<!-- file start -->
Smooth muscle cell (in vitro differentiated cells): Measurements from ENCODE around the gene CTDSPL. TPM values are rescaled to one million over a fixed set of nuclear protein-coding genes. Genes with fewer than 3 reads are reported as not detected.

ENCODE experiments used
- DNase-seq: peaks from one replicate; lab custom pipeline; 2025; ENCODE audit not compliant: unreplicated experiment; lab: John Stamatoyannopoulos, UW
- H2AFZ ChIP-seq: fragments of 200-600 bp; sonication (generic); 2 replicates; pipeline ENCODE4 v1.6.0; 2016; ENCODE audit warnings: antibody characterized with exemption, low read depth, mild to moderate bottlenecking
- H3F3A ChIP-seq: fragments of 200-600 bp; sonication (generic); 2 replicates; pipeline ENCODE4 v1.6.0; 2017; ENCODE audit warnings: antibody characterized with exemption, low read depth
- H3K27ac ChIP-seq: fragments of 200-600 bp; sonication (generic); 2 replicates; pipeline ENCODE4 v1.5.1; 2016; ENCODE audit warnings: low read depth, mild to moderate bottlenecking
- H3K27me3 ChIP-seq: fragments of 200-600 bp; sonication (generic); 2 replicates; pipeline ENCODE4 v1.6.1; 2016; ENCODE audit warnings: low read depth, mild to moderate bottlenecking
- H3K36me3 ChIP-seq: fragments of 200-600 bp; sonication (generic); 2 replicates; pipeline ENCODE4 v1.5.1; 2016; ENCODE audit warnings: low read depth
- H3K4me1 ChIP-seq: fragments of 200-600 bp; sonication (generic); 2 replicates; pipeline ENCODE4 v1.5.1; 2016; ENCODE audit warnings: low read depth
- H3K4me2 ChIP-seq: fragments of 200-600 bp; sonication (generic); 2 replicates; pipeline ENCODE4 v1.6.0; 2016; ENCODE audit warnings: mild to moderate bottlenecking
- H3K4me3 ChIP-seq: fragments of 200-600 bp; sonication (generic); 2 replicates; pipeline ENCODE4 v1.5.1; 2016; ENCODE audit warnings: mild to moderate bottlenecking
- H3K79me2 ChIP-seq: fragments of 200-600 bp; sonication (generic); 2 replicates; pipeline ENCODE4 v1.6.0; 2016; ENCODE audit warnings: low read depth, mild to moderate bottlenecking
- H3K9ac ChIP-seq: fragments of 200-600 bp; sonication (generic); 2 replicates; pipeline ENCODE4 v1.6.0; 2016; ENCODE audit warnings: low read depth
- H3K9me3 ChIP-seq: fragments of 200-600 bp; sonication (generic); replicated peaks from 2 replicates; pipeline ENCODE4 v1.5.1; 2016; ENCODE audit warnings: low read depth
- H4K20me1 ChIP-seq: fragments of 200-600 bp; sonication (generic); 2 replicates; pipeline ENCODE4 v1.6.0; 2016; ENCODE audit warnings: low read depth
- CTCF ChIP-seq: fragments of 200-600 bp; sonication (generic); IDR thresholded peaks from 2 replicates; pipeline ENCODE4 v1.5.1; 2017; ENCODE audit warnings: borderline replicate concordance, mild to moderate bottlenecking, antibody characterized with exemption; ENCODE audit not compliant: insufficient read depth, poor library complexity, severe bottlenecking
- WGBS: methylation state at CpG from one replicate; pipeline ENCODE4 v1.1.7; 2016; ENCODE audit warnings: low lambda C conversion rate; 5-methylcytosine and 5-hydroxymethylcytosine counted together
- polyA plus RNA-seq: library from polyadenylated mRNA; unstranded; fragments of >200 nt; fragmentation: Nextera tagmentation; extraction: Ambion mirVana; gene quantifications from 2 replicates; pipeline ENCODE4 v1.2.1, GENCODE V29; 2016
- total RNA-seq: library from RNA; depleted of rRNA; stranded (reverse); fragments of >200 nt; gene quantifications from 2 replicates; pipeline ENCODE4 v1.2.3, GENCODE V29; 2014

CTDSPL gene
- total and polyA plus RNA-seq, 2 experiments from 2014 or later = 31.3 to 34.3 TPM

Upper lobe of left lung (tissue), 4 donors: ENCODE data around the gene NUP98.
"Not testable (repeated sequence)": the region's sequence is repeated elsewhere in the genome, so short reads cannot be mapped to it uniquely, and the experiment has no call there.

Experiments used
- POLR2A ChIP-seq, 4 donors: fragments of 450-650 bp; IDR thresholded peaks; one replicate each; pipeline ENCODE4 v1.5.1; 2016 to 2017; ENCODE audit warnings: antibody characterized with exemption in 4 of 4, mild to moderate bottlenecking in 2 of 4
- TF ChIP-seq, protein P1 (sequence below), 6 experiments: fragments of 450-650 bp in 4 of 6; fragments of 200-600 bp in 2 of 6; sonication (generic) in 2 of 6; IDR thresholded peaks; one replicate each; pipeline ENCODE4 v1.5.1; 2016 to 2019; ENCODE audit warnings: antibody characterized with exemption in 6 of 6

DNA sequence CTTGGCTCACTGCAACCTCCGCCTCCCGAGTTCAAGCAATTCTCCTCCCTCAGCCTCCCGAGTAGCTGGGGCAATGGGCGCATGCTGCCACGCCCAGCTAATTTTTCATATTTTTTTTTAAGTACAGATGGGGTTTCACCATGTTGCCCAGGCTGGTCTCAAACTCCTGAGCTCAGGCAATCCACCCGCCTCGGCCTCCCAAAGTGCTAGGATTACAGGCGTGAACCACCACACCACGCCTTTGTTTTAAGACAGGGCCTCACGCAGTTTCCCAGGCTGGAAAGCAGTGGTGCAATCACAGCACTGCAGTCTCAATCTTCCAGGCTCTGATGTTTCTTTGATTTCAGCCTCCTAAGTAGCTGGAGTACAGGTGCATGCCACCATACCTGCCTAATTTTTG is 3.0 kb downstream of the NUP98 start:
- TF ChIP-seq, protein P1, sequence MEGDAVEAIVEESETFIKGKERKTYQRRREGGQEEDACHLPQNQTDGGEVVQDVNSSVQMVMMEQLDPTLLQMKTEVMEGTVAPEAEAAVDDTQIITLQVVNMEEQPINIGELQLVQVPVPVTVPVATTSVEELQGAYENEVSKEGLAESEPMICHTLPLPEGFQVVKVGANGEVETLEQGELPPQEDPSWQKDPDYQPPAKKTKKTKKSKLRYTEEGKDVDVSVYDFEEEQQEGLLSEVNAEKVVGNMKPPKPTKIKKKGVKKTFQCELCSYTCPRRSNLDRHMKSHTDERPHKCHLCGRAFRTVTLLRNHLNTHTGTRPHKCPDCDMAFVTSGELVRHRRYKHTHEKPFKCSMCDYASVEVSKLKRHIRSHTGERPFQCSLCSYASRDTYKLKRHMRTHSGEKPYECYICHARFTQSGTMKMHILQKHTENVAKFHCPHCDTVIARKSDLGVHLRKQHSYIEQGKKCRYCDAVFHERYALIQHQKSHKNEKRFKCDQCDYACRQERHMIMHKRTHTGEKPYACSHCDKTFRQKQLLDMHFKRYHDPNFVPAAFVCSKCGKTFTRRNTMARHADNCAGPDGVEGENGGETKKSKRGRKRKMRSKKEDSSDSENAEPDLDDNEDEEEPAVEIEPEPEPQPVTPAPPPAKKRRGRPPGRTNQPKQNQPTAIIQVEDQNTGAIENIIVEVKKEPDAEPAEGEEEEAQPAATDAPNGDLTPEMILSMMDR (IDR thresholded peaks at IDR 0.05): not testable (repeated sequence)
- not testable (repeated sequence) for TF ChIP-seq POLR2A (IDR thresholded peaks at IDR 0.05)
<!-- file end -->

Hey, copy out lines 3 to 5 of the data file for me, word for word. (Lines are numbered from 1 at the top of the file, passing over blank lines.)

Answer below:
- DNase-seq: peaks from one replicate; lab custom pipeline; 2025; ENCODE audit not compliant: unreplicated experiment; lab: John Stamatoyannopoulos, UW
- H2AFZ ChIP-seq: fragments of 200-600 bp; sonication (generic); 2 replicates; pipeline ENCODE4 v1.6.0; 2016; ENCODE audit warnings: antibody characterized with exemption, low read depth, mild to moderate bottlenecking
- H3F3A ChIP-seq: fragments of 200-600 bp; sonication (generic); 2 replicates; pipeline ENCODE4 v1.6.0; 2017; ENCODE audit warnings: antibody characterized with exemption, low read depth